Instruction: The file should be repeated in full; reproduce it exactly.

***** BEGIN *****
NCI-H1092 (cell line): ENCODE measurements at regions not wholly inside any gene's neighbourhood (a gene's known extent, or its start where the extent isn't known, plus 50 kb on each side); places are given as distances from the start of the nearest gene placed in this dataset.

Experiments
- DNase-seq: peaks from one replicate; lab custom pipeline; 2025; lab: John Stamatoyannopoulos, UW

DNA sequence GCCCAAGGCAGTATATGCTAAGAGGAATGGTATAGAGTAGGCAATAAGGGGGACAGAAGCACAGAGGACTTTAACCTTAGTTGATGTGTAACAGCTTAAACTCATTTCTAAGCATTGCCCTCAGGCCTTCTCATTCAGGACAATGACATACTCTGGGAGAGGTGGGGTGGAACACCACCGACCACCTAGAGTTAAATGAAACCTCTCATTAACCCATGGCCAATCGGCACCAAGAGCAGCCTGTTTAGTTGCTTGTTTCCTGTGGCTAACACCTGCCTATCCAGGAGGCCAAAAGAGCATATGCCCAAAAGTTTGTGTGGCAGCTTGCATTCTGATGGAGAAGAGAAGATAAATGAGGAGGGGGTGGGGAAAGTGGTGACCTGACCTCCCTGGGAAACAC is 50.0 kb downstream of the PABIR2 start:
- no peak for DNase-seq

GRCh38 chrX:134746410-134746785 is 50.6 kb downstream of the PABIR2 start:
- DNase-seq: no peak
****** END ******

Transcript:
NCI-H1092 (cell line): ENCODE measurements at regions not wholly inside any gene's neighbourhood (a gene's known extent, or its start where the extent isn't known, plus 50 kb on each side); places are given as distances from the start of the nearest gene placed in this dataset.

Experiments
- DNase-seq: peaks from one replicate; lab custom pipeline; 2025; lab: John Stamatoyannopoulos, UW

DNA sequence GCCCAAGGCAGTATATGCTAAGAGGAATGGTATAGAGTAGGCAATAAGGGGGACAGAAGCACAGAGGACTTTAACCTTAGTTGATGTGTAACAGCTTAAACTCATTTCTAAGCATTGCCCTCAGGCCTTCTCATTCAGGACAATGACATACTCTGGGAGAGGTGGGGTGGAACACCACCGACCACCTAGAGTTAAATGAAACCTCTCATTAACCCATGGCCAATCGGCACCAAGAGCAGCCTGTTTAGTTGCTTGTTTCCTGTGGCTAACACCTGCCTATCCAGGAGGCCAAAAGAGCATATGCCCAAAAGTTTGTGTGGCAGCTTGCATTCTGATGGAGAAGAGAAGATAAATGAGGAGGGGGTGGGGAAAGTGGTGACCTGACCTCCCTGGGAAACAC is 50.0 kb downstream of the PABIR2 start:
- no peak for DNase-seq

GRCh38 chrX:134746410-134746785 is 50.6 kb downstream of the PABIR2 start:
- DNase-seq: no peak